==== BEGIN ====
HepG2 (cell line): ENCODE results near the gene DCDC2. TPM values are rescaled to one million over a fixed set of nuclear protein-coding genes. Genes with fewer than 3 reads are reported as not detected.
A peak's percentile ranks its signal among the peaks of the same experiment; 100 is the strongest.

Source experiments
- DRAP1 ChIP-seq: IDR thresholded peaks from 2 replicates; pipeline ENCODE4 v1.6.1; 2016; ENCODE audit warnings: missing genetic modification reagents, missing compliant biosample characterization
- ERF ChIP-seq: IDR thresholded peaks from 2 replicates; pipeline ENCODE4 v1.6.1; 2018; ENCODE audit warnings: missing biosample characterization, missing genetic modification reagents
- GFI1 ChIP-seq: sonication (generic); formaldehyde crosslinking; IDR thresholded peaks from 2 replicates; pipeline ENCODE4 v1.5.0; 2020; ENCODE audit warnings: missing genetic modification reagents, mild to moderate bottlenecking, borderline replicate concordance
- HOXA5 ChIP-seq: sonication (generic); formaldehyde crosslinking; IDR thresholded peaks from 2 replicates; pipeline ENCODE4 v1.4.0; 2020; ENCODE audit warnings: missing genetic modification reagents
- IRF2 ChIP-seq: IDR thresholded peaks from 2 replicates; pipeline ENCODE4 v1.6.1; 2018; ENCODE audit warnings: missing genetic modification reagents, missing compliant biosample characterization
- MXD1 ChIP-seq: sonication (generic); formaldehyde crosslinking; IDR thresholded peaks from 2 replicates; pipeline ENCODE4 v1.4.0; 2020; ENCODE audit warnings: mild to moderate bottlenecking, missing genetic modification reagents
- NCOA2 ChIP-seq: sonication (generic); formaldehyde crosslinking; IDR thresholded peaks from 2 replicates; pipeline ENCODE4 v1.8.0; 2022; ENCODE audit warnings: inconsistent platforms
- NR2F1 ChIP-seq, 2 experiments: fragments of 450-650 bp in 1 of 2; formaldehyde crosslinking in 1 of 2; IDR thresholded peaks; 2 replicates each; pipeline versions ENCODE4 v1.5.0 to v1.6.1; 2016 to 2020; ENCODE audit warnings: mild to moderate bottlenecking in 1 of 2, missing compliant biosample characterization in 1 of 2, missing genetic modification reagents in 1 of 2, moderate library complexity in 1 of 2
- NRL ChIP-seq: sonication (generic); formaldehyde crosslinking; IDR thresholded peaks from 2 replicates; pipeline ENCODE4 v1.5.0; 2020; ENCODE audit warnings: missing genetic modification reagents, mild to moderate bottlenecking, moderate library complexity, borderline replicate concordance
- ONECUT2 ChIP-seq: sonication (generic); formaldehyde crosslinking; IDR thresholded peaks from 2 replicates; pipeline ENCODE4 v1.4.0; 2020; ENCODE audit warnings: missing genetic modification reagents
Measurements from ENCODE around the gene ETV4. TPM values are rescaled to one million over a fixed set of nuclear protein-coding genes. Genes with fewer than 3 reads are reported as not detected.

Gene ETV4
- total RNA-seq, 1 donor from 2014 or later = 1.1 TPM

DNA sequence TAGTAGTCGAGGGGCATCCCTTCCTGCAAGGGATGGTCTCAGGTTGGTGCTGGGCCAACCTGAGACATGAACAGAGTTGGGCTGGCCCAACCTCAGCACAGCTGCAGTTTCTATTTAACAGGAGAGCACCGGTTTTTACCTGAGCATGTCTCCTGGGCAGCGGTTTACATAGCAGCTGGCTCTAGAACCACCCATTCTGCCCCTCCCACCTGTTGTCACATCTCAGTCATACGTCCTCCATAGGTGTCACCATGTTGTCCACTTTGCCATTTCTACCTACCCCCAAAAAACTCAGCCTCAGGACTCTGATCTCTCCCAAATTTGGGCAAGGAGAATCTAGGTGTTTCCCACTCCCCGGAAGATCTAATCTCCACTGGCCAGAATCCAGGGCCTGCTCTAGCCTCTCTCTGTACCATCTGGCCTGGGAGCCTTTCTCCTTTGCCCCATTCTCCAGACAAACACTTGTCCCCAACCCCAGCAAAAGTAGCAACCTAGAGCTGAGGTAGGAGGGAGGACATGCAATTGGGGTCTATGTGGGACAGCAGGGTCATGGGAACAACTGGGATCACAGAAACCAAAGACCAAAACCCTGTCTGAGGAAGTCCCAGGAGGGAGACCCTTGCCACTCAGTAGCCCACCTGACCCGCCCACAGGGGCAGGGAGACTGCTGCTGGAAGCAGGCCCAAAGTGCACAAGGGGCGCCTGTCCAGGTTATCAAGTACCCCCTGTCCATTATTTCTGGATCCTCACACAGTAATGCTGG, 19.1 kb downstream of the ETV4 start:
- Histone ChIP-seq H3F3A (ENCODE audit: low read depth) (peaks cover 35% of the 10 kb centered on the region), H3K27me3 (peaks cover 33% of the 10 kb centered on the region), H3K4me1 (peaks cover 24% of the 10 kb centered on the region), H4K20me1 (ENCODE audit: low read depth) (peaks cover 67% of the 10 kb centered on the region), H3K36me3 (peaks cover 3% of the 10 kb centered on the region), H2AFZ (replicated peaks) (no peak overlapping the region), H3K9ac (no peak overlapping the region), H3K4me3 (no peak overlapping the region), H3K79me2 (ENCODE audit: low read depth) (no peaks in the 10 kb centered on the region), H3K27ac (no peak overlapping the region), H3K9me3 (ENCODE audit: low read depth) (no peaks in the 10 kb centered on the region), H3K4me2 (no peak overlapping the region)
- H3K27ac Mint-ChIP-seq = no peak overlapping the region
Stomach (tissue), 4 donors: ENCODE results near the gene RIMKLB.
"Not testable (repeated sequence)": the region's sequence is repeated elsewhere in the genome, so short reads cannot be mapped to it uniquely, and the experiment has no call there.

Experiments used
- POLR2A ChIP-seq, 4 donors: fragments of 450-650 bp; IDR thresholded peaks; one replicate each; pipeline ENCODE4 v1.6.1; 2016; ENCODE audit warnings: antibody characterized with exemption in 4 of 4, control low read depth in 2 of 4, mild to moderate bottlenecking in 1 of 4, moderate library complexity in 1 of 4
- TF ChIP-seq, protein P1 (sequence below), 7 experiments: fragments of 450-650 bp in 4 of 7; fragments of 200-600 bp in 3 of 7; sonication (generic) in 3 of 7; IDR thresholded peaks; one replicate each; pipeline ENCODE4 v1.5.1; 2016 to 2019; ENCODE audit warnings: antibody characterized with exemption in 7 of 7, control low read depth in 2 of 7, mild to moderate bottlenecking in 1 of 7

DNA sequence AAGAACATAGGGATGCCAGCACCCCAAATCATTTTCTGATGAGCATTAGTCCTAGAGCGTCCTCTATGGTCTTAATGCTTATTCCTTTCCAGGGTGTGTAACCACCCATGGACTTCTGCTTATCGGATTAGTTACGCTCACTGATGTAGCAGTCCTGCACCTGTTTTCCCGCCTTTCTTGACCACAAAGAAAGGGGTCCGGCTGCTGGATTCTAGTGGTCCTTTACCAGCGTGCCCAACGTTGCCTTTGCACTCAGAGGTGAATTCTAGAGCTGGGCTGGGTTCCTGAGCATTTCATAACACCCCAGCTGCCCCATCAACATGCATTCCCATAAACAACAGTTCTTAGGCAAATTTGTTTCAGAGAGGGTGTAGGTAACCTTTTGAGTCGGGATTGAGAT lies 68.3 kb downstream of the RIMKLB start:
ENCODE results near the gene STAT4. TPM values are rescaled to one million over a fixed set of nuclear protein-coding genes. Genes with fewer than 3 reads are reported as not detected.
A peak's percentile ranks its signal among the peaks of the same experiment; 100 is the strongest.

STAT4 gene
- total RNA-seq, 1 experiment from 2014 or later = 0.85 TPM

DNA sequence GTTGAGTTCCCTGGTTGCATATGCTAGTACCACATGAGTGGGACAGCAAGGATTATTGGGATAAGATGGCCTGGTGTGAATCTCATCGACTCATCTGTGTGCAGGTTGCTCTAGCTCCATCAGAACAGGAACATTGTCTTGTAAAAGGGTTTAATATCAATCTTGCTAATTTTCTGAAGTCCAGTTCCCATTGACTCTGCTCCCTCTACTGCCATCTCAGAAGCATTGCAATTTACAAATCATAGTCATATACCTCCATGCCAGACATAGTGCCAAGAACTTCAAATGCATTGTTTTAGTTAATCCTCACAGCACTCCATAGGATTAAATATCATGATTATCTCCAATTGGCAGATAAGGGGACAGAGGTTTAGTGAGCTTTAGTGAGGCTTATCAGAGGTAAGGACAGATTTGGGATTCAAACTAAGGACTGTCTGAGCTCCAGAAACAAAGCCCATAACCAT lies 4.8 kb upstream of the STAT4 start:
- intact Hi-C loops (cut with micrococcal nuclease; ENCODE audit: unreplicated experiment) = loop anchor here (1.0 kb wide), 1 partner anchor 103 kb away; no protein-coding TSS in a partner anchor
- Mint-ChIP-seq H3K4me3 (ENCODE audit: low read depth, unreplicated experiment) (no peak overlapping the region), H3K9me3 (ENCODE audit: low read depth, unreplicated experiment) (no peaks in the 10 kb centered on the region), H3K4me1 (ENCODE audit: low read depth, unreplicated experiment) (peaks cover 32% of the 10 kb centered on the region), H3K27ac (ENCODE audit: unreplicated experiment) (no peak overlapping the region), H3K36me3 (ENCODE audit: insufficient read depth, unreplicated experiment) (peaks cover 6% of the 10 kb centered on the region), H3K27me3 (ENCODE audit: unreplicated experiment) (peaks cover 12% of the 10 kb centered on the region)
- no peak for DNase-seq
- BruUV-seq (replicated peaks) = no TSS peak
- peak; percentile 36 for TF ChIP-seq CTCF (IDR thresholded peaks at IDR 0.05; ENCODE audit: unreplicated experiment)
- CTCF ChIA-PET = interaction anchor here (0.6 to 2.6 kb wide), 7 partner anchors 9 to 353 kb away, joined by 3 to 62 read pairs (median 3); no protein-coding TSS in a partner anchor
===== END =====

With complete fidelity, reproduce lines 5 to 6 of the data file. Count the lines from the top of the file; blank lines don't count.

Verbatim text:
- ERF ChIP-seq: IDR thresholded peaks from 2 replicates; pipeline ENCODE4 v1.6.1; 2018; ENCODE audit warnings: missing biosample characterization, missing genetic modification reagents
- GFI1 ChIP-seq: sonication (generic); formaldehyde crosslinking; IDR thresholded peaks from 2 replicates; pipeline ENCODE4 v1.5.0; 2020; ENCODE audit warnings: missing genetic modification reagents, mild to moderate bottlenecking, borderline replicate concordance